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Are We Heading Towards a Market Crash?

Posted by Emma Parker on June 13, 2022
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As the real estate market is shifting from being a red hot sellers market over the last 2 years, it’s only fair to ask! With interest rates rising, home prices sticking & inflation at a peak, there’s a lot of hope & questions around this topic. So are we heading towards a market crash?

The quick answer is NO. We may see a slight recession over the next few years, but we won’t have a 2008 repeat. There’s no way that anyone (no matter how educated or convincing they may seem) can predict the future of the market with 100% certainty. It’s impossible. But, the way I see it, we have to look at the past, the current & the future to truly grasp the possibilities. So let’s take a look!

The Past

Let’s take a look back at the past 6 recessions. In 4 out of the last 6 recessions, home prices actually increased. In 1980 home prices increased by 6.1% & in 1981 they increased by 3.5%. In 2001, home prices increased 6.6% & in 2020 they increased 6.0%. The largest decrease in home prices was in 2008, when home prices dropped by a staggering 19.7% (CoreLogic). Since this was the last true crash that most of us remember, people are afraid, or maybe even hopeful, that we could see history repeat itself.

Here’s why we won’t see a repeat of 2008; the cause is not the same. What do I mean by this? In 2008, the crash was partially caused by loose lending guidelines. Buyers were given loans that were way more than they could afford & ended up being upside down on their home. That’s not the case now. This was brought on by a global pandemic & historically low interest rates. This gave a greater pool of buyers the ability to afford homes.

So just because we have a recession, doesn’t mean that we will have a housing crisis. There’s no trend that says home prices will drop drastically after a recession. While the market will shift & correct, it won’t necessarily crash in order to bring back “normalcy”.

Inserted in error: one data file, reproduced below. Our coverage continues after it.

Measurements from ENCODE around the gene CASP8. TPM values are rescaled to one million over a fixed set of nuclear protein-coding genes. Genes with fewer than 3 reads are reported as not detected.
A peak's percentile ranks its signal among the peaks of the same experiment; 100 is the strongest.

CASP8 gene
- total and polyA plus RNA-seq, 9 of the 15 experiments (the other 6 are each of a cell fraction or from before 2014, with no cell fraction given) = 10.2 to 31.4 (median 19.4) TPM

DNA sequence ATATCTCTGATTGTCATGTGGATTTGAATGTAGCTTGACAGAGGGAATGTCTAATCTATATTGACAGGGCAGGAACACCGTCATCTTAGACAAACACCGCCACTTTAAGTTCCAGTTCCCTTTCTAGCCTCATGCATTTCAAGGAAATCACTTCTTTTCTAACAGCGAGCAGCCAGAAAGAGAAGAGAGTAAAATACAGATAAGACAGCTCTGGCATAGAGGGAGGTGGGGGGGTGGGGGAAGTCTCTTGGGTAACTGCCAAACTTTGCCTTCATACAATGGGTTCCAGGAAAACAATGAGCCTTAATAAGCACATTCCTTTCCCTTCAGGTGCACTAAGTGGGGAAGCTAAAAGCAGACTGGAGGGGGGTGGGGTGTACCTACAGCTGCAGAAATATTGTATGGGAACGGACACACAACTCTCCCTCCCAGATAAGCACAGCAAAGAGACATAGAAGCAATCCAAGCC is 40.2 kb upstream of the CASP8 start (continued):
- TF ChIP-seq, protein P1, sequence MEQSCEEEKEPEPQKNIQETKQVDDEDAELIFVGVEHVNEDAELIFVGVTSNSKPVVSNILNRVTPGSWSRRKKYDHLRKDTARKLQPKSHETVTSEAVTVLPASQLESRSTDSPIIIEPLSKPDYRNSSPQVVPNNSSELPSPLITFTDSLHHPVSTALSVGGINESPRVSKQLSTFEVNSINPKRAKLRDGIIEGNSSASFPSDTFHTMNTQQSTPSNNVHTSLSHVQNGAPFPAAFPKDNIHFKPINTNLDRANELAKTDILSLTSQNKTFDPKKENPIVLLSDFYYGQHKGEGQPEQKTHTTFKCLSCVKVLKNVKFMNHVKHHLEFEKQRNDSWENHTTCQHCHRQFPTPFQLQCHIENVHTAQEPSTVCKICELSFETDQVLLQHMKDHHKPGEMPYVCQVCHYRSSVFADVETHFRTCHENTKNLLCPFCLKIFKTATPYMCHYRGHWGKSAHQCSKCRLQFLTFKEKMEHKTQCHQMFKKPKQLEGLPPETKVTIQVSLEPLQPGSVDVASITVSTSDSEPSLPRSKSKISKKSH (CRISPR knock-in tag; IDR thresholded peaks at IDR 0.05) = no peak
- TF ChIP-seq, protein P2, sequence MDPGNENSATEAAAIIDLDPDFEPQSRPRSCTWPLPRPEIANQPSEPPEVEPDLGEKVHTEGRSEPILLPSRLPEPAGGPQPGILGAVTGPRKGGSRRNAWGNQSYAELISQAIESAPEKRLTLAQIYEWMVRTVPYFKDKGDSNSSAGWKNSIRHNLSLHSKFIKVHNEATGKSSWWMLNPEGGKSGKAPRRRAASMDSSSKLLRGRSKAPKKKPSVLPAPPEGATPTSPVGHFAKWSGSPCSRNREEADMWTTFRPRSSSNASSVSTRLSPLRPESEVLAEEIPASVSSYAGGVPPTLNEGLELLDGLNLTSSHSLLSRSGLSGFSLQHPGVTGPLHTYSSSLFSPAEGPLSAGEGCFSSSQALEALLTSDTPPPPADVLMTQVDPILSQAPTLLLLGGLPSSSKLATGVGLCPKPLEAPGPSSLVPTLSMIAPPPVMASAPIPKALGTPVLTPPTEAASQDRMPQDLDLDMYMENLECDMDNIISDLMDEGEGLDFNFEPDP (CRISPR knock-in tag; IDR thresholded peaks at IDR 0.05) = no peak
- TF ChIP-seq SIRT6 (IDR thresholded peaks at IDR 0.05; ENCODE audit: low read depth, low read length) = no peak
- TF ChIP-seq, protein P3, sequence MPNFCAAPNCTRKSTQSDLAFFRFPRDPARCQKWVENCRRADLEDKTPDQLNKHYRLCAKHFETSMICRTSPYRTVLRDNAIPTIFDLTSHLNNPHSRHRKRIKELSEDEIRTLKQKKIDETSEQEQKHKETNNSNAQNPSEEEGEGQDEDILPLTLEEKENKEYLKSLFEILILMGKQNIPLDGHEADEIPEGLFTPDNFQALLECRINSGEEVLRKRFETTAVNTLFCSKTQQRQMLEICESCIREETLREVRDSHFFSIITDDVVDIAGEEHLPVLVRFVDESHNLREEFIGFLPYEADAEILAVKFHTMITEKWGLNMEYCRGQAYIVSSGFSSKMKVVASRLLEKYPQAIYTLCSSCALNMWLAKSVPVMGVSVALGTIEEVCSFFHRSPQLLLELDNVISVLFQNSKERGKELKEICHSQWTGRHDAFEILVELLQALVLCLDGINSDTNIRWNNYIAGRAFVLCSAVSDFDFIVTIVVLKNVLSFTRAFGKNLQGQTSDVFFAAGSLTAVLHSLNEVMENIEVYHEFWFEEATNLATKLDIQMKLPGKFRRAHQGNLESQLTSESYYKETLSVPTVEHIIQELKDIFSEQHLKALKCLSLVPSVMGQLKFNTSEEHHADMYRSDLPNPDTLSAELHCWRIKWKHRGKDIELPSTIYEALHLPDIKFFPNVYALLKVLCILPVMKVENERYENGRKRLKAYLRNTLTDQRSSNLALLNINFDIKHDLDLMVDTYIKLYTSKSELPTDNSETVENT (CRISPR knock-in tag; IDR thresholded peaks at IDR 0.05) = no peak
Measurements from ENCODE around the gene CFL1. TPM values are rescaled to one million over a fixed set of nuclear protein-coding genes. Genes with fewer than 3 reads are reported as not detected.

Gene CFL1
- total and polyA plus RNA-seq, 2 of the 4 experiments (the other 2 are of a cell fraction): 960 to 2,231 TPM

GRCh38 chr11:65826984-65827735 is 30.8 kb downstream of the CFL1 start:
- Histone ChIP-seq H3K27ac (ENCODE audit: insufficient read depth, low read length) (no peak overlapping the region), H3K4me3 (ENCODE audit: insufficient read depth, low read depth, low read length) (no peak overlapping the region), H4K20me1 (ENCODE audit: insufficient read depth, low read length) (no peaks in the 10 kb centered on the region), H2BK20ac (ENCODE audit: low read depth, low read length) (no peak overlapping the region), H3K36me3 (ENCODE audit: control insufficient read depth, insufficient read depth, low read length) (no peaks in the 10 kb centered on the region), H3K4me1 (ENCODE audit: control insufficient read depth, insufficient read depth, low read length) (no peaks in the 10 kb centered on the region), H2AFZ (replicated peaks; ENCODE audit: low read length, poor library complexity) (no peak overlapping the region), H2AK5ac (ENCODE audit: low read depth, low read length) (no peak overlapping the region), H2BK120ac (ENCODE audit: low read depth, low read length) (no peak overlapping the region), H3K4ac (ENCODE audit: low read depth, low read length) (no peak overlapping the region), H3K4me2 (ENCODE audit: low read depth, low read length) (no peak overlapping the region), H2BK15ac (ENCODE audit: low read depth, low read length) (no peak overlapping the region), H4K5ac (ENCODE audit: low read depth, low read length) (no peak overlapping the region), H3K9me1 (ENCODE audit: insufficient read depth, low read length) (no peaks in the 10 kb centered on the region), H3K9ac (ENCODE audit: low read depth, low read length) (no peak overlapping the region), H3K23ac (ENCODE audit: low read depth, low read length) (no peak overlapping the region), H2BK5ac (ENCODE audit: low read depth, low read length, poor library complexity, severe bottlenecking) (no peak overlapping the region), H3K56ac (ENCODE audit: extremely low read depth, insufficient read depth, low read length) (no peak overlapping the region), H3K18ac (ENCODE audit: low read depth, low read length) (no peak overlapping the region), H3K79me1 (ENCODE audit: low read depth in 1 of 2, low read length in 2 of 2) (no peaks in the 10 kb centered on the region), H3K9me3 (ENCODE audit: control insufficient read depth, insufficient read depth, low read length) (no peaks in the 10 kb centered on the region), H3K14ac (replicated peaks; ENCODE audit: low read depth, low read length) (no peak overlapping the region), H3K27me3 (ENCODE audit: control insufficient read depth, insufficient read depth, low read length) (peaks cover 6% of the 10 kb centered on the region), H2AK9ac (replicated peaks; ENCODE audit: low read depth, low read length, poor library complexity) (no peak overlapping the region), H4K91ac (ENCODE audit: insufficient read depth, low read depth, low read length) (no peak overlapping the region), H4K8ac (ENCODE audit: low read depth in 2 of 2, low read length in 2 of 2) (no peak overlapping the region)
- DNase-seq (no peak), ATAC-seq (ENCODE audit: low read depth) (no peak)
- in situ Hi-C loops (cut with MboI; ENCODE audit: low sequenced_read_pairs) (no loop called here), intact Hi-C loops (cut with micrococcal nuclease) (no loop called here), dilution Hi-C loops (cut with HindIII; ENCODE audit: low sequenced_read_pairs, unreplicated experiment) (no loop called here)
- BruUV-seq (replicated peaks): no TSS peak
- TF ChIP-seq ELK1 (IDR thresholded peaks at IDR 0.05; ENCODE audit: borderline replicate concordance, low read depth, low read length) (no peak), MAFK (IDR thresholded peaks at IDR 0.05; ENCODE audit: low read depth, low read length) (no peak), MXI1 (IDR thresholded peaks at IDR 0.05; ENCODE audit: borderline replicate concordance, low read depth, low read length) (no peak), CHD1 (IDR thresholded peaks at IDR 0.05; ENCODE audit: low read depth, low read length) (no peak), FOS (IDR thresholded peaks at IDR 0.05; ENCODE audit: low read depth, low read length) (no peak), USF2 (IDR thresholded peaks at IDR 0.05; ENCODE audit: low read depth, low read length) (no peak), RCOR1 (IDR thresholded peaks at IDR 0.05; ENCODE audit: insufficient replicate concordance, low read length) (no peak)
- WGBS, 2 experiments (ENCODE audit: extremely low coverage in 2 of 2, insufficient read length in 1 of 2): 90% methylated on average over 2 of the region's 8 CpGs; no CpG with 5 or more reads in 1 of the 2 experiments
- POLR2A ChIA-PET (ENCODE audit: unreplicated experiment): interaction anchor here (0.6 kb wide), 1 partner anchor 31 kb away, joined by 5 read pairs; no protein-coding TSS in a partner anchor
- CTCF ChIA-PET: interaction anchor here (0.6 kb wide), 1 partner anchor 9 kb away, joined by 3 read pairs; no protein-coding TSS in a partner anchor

The Current

Here we are in 2022 where home prices are high, interest rates are getting higher & gas prices make you want to stay home. We can still feel the effects of the pandemic, but we’re getting back to our normal lives. All of what drove buyers to flood the market 2 years ago is slowly starting to change. People are going back to offices to work, work travel has resumed, & school is back in person!

The motivation to be closer to family, take advantage of those low interest rates, & work from home has now settled. The mad rush of buyers to change their living situation quickly has resided. Now, with increased interest rates, we’re starting to see buyers become a little bit more picky. They don’t *need* to jump on the first home they see, which in turn, makes for less competition. Homes are sitting on the market for longer than just a week, & even decreasing their original asking price to attract buyers. This is the first time in 2 years (& for as long as I’ve had my license), where I’ve seen sellers making concessions in order to sell their homes.

The Future

The future of the real estate market is unknown. Economists & experts can try to predict it all they want, but there are so many different factors at play. The general assumption among real estate professionals is that interest rates will keep creeping up to thin out the buying pool. This, in turn, will cool off the buying competition, so we won’t see new listings flying off the shelves. As more listings come on the market (as they always do), sellers will have more competition & will have to consider this when choosing the price to list their home for.

So are we heading towards a market crash? Not unless you consider a crash to be over several years…

The good news for buyers & investors is that the housing market will shift. We will see higher interest rates than those 3’s, but we’ll also see home prices & competition decrease. So your time might be just around the corner!

This is going to be a great time to get your ducks in order & start planning your next home purchase! It may take a year or two for the market to shift, but it’s always better to prepare early. Worst case scenario, you build up your savings & credit & just sit on it, & that’s not a terrible plan either!

-Emma

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